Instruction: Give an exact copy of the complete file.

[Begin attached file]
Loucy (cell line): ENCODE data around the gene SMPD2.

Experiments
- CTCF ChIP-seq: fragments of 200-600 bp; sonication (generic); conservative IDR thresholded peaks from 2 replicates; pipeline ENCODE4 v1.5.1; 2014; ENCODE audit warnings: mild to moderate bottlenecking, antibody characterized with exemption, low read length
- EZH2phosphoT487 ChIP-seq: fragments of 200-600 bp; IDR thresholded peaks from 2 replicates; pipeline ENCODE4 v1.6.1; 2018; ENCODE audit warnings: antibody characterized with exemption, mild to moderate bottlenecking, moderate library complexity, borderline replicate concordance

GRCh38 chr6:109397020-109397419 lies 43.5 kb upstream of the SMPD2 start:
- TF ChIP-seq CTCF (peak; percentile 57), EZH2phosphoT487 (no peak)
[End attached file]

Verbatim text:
Loucy (cell line): ENCODE data around the gene SMPD2.

Experiments
- CTCF ChIP-seq: fragments of 200-600 bp; sonication (generic); conservative IDR thresholded peaks from 2 replicates; pipeline ENCODE4 v1.5.1; 2014; ENCODE audit warnings: mild to moderate bottlenecking, antibody characterized with exemption, low read length
- EZH2phosphoT487 ChIP-seq: fragments of 200-600 bp; IDR thresholded peaks from 2 replicates; pipeline ENCODE4 v1.6.1; 2018; ENCODE audit warnings: antibody characterized with exemption, mild to moderate bottlenecking, moderate library complexity, borderline replicate concordance

GRCh38 chr6:109397020-109397419 lies 43.5 kb upstream of the SMPD2 start:
- TF ChIP-seq CTCF (peak; percentile 57), EZH2phosphoT487 (no peak)